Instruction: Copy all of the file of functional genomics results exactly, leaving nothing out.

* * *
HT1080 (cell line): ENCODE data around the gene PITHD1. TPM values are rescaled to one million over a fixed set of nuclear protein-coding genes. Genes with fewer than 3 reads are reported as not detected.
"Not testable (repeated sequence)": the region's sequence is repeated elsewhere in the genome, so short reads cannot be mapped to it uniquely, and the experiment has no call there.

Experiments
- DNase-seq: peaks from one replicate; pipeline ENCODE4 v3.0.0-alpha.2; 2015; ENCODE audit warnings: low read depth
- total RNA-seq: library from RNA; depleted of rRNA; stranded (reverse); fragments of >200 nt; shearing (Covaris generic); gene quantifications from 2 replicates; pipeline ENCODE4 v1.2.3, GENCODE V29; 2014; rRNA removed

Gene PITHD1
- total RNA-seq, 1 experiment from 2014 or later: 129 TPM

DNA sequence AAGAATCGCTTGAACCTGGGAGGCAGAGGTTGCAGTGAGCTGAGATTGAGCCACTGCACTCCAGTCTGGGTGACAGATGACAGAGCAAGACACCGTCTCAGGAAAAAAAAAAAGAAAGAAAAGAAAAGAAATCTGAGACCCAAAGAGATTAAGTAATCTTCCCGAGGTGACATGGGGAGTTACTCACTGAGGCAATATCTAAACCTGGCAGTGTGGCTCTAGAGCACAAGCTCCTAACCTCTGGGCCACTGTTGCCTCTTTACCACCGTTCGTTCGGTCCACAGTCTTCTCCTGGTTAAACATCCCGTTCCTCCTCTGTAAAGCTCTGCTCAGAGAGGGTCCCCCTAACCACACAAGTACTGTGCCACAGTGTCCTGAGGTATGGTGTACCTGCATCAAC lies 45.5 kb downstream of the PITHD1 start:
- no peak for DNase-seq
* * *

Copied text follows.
HT1080 (cell line): ENCODE data around the gene PITHD1. TPM values are rescaled to one million over a fixed set of nuclear protein-coding genes. Genes with fewer than 3 reads are reported as not detected.
"Not testable (repeated sequence)": the region's sequence is repeated elsewhere in the genome, so short reads cannot be mapped to it uniquely, and the experiment has no call there.

Experiments
- DNase-seq: peaks from one replicate; pipeline ENCODE4 v3.0.0-alpha.2; 2015; ENCODE audit warnings: low read depth
- total RNA-seq: library from RNA; depleted of rRNA; stranded (reverse); fragments of >200 nt; shearing (Covaris generic); gene quantifications from 2 replicates; pipeline ENCODE4 v1.2.3, GENCODE V29; 2014; rRNA removed

Gene PITHD1
- total RNA-seq, 1 experiment from 2014 or later: 129 TPM

DNA sequence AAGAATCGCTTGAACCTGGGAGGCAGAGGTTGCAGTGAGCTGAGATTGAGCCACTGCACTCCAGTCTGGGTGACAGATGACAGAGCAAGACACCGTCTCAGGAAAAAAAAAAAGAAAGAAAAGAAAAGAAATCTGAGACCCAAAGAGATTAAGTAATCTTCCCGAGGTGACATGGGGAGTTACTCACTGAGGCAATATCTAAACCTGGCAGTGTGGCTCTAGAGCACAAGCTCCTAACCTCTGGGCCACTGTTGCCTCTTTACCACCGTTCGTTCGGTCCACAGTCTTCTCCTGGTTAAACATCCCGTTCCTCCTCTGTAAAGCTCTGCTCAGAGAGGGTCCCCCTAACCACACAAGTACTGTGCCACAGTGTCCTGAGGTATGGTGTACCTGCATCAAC lies 45.5 kb downstream of the PITHD1 start:
- no peak for DNase-seq